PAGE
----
Sunday 24 September 2017

The 7 cliches of the true crime epidemic gripping television

TV is gripped by an epidemic, with the latest documentary delving into the JonBenét Ramsey murder

Documentary: One of the young actresses in Netflix’s CastingJonBenét Ramsey
Documentary: One of the young actresses in Netflix’s CastingJonBenét Ramsey
Ed Power

Ed Power

Television is in the grip of a true crime epidemic. In 2015, the double-barrelled salvo of HBO's The Jinx and Netflix's Making A Murderer put an upmarket gloss on what had been deemed the lowest form of documentary making.

In The Jinx, we were introduced to stranger-than-fiction murder suspect Robert Durst. Making A Murderer, for its part, revisited an obscure murder trial in Wisconsin, arguing a terrible miscarriage of justice had transpired.

With that, the flood-gates were thrown back. Last year's Amanda Knox sought to dispel the half-truths surrounding the murder trial of the American exchange student. At around the same time, ESPN released OJ: Made In America, which went on to win an Oscar for its revisiting of the 1994 "trial of the century".

Just arrived on Netflix today, meanwhile, is Casting JonBenét, an arty rumination on the 1996 killing of six-year-old pageant queen JonBenét Ramsey. To mark its debut, we count down the inescapable tropes of true crime's golden age.

It's not about the crime - it's about the media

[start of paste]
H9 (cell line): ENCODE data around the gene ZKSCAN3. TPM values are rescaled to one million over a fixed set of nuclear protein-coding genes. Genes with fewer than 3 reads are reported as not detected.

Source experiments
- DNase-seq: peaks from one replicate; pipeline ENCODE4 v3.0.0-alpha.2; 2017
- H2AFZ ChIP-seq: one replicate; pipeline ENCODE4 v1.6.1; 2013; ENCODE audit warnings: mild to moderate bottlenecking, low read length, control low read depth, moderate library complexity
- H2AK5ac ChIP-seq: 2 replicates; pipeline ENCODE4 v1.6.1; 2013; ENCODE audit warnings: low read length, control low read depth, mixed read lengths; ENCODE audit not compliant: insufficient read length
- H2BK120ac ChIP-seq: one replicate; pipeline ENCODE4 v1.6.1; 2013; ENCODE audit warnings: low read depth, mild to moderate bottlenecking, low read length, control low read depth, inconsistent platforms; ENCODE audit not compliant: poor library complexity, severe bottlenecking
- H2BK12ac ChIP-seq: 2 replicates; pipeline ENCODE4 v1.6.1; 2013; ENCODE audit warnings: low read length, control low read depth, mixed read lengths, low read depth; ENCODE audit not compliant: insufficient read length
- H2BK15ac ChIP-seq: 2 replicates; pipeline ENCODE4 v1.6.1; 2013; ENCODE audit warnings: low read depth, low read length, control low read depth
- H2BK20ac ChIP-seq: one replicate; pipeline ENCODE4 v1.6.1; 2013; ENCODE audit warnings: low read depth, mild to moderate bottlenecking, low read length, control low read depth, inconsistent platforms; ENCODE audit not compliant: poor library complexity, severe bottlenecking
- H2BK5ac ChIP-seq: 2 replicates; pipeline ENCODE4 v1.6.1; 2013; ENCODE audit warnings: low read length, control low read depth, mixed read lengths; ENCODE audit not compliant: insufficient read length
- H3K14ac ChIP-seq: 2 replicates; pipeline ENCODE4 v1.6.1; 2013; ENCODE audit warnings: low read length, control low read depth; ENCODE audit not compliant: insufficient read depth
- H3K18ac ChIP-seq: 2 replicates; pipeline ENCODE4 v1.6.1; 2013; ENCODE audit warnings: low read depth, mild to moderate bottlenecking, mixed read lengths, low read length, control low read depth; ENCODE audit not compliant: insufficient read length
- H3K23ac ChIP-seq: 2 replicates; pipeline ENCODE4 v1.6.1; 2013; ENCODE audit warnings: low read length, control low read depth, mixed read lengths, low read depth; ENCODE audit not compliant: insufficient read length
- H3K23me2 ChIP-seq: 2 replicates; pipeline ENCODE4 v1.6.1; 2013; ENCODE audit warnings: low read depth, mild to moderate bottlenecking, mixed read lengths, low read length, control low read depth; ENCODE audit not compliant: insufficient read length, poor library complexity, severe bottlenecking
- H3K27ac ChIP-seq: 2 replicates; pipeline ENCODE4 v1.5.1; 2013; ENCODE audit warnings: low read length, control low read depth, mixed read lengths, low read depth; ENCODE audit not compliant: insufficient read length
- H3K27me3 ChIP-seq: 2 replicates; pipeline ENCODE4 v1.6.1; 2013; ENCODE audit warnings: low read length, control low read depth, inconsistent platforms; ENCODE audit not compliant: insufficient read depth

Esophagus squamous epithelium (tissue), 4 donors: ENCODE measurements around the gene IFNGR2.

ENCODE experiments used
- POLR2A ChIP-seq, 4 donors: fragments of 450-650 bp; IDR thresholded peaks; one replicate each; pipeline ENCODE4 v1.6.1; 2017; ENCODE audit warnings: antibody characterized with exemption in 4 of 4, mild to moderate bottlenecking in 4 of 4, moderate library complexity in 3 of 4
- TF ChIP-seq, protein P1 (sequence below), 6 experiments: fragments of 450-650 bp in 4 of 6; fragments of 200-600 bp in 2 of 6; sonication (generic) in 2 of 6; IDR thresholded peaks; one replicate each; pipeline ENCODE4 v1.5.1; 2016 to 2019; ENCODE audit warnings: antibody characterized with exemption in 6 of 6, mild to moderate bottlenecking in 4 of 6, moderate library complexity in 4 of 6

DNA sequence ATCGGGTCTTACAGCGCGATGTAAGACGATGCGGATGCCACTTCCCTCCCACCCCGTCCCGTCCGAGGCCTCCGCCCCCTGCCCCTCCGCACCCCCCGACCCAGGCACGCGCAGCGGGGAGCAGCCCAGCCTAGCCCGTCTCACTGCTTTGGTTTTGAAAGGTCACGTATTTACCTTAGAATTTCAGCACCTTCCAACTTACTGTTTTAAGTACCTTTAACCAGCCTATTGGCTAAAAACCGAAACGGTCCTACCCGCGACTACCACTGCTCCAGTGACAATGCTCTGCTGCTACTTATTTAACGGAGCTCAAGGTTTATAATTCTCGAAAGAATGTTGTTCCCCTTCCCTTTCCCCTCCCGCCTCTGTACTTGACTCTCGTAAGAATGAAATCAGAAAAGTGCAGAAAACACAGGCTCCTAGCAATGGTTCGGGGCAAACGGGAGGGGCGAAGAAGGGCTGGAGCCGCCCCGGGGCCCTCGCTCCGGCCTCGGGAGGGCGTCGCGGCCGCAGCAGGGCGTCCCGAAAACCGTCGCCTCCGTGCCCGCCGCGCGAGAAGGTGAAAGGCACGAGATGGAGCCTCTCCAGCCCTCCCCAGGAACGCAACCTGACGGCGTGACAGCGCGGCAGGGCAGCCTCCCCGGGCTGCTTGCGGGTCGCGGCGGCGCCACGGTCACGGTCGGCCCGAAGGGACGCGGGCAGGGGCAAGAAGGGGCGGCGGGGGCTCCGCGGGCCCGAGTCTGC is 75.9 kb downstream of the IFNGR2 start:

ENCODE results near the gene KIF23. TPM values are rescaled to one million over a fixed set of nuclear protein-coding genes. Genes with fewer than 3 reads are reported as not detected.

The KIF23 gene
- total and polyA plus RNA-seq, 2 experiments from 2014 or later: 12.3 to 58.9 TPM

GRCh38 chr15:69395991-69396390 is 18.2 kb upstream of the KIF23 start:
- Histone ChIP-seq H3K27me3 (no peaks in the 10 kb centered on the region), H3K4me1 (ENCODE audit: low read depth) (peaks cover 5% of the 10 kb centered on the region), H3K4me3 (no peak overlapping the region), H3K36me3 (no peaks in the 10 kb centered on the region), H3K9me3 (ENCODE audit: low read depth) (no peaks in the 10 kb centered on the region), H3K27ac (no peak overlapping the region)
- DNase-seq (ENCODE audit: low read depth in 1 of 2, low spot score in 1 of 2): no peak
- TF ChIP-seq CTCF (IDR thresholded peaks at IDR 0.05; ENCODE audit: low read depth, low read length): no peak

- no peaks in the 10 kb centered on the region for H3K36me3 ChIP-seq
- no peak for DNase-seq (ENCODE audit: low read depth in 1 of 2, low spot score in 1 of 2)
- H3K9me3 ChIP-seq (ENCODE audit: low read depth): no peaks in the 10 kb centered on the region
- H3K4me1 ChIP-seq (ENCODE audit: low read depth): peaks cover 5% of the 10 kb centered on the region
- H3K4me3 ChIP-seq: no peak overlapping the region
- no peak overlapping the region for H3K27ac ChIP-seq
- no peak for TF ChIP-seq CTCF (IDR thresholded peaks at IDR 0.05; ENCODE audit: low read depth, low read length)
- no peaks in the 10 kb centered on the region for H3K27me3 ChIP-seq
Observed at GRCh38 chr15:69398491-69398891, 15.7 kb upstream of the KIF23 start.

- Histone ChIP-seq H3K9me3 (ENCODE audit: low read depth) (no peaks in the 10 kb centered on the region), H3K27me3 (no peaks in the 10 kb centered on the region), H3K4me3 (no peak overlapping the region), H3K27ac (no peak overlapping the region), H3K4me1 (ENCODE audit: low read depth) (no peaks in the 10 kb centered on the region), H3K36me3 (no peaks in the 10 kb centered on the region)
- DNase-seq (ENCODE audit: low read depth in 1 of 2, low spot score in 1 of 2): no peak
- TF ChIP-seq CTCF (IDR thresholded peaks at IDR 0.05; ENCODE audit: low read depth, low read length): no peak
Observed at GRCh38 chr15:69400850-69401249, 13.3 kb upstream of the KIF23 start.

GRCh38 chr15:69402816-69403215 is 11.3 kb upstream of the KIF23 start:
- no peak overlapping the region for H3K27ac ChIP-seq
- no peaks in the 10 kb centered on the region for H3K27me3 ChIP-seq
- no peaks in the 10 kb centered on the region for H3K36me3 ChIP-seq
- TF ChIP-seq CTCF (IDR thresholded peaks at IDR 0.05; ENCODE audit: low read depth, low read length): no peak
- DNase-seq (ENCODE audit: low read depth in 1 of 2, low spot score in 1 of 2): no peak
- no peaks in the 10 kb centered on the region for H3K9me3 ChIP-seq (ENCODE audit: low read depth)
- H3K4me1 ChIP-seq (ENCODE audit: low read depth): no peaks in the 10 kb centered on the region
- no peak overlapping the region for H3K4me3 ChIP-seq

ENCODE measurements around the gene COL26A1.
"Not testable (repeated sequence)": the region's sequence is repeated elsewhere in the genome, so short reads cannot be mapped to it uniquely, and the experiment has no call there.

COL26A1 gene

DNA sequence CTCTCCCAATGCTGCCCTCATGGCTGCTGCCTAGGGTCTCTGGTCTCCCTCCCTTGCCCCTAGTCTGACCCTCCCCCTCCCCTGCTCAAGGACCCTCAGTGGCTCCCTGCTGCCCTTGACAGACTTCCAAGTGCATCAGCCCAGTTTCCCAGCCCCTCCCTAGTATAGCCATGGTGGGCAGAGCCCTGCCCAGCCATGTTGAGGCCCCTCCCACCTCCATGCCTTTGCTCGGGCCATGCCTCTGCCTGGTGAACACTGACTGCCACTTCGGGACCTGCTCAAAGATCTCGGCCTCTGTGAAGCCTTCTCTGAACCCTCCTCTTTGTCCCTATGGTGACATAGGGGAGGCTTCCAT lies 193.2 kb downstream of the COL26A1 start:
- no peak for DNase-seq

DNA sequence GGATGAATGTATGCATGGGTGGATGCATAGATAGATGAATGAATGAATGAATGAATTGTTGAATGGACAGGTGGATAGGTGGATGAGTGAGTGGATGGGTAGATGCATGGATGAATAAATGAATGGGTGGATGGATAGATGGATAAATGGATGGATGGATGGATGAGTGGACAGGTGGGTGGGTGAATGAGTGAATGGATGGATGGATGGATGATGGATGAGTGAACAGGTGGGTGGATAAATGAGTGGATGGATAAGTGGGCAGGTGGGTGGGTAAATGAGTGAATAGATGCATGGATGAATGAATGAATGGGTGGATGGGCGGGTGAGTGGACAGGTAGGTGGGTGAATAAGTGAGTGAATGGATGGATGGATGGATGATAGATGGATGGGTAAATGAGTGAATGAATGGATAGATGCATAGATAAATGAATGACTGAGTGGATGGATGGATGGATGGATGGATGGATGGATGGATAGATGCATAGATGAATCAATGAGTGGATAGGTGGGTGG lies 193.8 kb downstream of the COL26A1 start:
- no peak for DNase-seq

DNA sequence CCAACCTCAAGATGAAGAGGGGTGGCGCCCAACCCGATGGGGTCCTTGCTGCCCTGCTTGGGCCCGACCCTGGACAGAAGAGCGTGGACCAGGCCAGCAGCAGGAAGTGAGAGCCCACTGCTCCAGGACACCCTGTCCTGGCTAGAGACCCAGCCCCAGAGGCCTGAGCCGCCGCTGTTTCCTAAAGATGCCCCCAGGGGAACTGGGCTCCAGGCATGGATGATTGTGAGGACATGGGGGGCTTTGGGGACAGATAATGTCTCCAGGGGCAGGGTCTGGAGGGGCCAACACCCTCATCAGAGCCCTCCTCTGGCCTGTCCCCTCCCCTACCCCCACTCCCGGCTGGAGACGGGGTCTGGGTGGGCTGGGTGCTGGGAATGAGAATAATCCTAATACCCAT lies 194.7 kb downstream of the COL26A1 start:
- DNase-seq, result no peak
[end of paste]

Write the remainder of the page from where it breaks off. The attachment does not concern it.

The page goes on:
Amanda Knox directors Rod Blackhurst and Brian McGinn insisted they hadn't made a true crime film as much as a film about our obsession with true crime. A similar perspective informs Casting JonBenét and OJ: Made in America. "We are all interested in these true crime stories and trying to solve these whodunnits," McGinn told me last year. "We forget there is a tragedy behind them."

When in doubt, go weird

Casting JonBenét is a particularly meta addition to the genre. Rather than the standard voice-over and witness interviews, we see Colorado locals audition to play the principals in the story. "I picked the key moments in the Ramsey case... and then we drip fed the information," said director Kitty Green. "So you get the ransom note, you get the 911 call...without having to actually show a single frame of the actual family."

Have a moody minimalist soundtrack

The original art-house true crime doc was Errol Morris's The Thin Blue Line (1988). Its understated-yet-insistent Philip Glass score set the template for the genre.

No narrators

Modern true crime is aimed at sophisticated audiences who don't care to be led by the hand. Instead, they want to piece the story together utilising the testimony of the assembled interviewees.

No heroes or villains

Good guys and bad guys are for Hollywood; true crime TV is a lot murkier. In Amanda Knox, for instance, the villain wasn't Meredith Kercher's killer, but the prurient masses feeding the tabloid frenzy.

Focus on the accused, not the victim

At the heart of every true crime is a tragedy. But this grisly reality doesn't make for rewarding viewing. Hence the emphasis on the accused.

Binge, baby, binge

It is no coincidence true crime should be having a moment. Demanding obsessive attention, the genre is perfect for the binge era.

Don't give viewers the complete picture

At the heart of every true crime doc is a sharply-honed perspective. We are being presented with a specific argument - for example, that Making A Murderer's Steven Avery was stitched up by police or Amanda Knox's offence was to be a pretty woman who had casual sex. Once the credits roll, armchair detectives clamouring for more details can often be found spinning theories with their fellow sleuths on Reddit forums.

Irish Independent

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